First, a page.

Free workshop on sustainable bioenergy cropping systems

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Publish time: 11th July, 2014      Source: Michigan State University Extension
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This Aug. 29 program will focus on the agronomics of bioenergy and traditional cropping systems. Learn how to get started with bioenergy crops or evaluate what you have.

    

Posted on July 10, 2014 by Dennis Pennington, Michigan State University Extension

     
Aerial view of cellulosic biofuels research experiment by the Great Lakes Bioenergy Research Center and KBS Long-Term Ecological Research. Photo credit: K. Stepnitz, Michigan State University

Aerial view of cellulosic biofuels research experiment by the Great Lakes Bioenergy Research Center and KBS Long-Term Ecological Research. Photo credit: K. Stepnitz, Michigan State University

  

A daylong event including classroom learning and field tours of research plots will take place on August 29, 2014 at the Kellogg Biological Station (KBS) near Hickory Corners, Michigan. Michigan State University Extension will provide participants with the latest research updates as well as some new tools for managing crops like corn, switchgrass and miscanthus.

Experts from Michigan, Ohio and Maryland will be presenting information on bioenergy cropping systems, biobased products, aerial seeding cover crops, greenhouse gas emissions and socio-economics of growing bioenergy crops. Field tours will showcase the latest research in corn and soybean rotations including a nitrogen/irrigation gradient, no-till vs conventional tillage and corn stover management for long term soil health. Participants will learn about switchgrass, miscanthus, hybrid poplar and native prairie from the Great Lakes Bioenergy Research Center plots. A rainfall simulator will also be used to show the effect of rain on various crop and tillage systems.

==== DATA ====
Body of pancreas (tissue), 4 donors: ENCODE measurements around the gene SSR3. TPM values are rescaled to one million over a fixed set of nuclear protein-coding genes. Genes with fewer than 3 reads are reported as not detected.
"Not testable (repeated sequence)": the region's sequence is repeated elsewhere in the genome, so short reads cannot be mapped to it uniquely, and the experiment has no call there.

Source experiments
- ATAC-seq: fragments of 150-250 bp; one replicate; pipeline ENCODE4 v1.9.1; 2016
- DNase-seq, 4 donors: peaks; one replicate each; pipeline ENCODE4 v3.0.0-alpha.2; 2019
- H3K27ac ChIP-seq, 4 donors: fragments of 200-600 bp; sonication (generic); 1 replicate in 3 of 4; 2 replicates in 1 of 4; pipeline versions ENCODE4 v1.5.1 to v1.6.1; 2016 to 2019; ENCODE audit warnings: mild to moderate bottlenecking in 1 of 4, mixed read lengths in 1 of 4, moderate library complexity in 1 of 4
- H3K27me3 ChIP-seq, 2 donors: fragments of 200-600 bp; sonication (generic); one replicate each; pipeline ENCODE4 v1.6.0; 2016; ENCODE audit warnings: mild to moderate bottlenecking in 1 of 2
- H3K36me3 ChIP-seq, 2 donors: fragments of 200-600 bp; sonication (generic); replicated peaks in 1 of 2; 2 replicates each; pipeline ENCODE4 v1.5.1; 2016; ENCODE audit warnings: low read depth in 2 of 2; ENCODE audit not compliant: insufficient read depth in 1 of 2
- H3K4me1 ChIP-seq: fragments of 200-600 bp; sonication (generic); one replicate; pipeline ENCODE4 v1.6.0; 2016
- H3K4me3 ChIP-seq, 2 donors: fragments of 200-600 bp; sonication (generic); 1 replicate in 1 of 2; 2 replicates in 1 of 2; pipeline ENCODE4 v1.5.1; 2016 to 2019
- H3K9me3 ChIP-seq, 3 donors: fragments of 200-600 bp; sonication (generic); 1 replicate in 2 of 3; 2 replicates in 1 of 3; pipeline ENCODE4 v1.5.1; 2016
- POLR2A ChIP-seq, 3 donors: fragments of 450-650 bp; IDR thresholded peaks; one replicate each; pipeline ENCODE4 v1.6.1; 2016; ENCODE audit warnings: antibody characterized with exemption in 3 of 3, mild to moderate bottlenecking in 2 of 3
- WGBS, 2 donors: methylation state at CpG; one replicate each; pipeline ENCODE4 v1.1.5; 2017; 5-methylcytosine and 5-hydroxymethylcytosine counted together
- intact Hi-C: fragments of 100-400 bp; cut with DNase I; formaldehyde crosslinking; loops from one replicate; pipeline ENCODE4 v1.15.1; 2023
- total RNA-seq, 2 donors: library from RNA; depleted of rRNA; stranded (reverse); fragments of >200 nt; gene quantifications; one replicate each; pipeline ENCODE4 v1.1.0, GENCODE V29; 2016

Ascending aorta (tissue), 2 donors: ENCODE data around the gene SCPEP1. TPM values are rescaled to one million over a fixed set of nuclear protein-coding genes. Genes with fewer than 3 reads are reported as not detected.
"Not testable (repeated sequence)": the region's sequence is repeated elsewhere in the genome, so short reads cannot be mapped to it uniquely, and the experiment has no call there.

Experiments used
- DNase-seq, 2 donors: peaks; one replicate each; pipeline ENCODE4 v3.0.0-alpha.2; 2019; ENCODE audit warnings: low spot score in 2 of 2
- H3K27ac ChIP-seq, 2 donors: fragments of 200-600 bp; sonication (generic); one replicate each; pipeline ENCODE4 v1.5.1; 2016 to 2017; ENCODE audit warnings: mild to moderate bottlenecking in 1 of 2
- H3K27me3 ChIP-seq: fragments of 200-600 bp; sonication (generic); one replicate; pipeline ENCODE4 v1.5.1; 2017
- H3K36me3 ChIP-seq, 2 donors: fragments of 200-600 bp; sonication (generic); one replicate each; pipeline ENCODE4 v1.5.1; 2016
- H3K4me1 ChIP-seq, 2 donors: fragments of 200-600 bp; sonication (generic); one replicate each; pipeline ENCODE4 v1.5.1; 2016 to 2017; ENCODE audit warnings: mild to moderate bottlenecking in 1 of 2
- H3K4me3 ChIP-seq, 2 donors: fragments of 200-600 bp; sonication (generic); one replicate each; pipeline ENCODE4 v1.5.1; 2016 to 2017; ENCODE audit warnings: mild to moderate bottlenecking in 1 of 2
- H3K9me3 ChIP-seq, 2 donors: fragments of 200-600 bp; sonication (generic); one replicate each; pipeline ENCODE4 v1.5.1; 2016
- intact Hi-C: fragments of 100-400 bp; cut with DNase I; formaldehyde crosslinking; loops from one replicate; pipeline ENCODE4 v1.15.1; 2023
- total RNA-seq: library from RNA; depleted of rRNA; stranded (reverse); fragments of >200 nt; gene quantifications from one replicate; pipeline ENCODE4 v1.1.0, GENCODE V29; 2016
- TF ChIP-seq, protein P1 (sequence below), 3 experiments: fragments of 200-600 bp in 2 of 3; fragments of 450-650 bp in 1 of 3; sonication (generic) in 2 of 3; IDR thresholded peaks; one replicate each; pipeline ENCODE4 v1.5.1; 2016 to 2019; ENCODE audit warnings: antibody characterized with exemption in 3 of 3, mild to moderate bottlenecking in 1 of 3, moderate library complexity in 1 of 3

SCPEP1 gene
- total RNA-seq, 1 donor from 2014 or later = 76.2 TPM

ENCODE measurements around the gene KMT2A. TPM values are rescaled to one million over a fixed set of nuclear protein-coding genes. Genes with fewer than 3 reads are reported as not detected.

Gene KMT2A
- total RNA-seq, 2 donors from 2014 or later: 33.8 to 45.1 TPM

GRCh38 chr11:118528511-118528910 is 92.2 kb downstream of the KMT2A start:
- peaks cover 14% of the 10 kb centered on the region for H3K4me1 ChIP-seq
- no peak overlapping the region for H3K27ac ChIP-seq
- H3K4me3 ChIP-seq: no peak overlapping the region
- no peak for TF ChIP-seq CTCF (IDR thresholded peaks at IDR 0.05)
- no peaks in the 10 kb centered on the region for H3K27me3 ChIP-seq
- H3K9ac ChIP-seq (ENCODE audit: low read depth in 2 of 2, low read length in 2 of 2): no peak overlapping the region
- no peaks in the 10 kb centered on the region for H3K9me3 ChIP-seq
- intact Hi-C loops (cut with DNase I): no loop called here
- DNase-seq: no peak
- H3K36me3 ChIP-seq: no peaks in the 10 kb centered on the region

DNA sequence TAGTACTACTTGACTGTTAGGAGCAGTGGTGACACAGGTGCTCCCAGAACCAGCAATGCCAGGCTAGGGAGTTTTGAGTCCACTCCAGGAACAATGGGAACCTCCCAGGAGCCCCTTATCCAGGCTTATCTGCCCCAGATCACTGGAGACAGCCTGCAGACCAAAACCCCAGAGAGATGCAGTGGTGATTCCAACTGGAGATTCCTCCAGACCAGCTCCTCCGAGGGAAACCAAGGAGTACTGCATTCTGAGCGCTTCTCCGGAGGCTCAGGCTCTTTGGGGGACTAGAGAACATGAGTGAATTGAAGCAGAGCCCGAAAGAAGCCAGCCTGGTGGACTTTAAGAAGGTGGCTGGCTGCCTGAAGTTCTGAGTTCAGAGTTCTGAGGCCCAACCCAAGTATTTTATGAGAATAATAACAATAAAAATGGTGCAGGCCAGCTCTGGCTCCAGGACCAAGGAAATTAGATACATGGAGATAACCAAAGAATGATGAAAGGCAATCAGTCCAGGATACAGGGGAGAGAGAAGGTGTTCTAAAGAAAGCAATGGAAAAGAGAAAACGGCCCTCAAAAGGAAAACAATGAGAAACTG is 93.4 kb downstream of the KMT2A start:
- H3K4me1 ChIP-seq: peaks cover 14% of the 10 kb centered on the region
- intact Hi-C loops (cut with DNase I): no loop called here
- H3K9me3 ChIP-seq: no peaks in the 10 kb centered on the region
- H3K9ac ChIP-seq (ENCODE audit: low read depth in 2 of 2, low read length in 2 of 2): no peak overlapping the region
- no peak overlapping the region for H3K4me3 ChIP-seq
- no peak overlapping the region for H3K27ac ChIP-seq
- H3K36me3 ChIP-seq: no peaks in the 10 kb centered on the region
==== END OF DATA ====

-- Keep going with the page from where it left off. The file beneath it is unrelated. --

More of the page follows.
Participants will go home with a training manual (on USB drives), Soil Quality Test Kit and an ecosystem services calculator. These tools can be used to help farmers and conservationists evaluate various management options on their farms. Everything from how to grow switchgrass to estimate the impact of corn stover removal on soil organic matter.

This program is part of four multi-state workshops in Maryland, Michigan and Ohio to educate professionals including extension educators, conservation district staff, NRCS staff, graduate students, Farm Bureau members, farmers and farm leaders to equip them with science-based knowledge, teaching materials, and assessment tools. Thanks to a grant from the Northeast Sun Grant program, this event will be free of charge.

You must register for the event by August 27. For more information, contact Dennis Pennington at .(JavaScript must be enabled to view this email address) or 269-838-8265 or download the flyer.

  

This article was published by Michigan State University Extension. For more information, visit http://www.msue.msu.edu. To contact an expert in your area, visit http://expert.msue.msu.edu, or call 888-MSUE4MI (888-678-3464).

    

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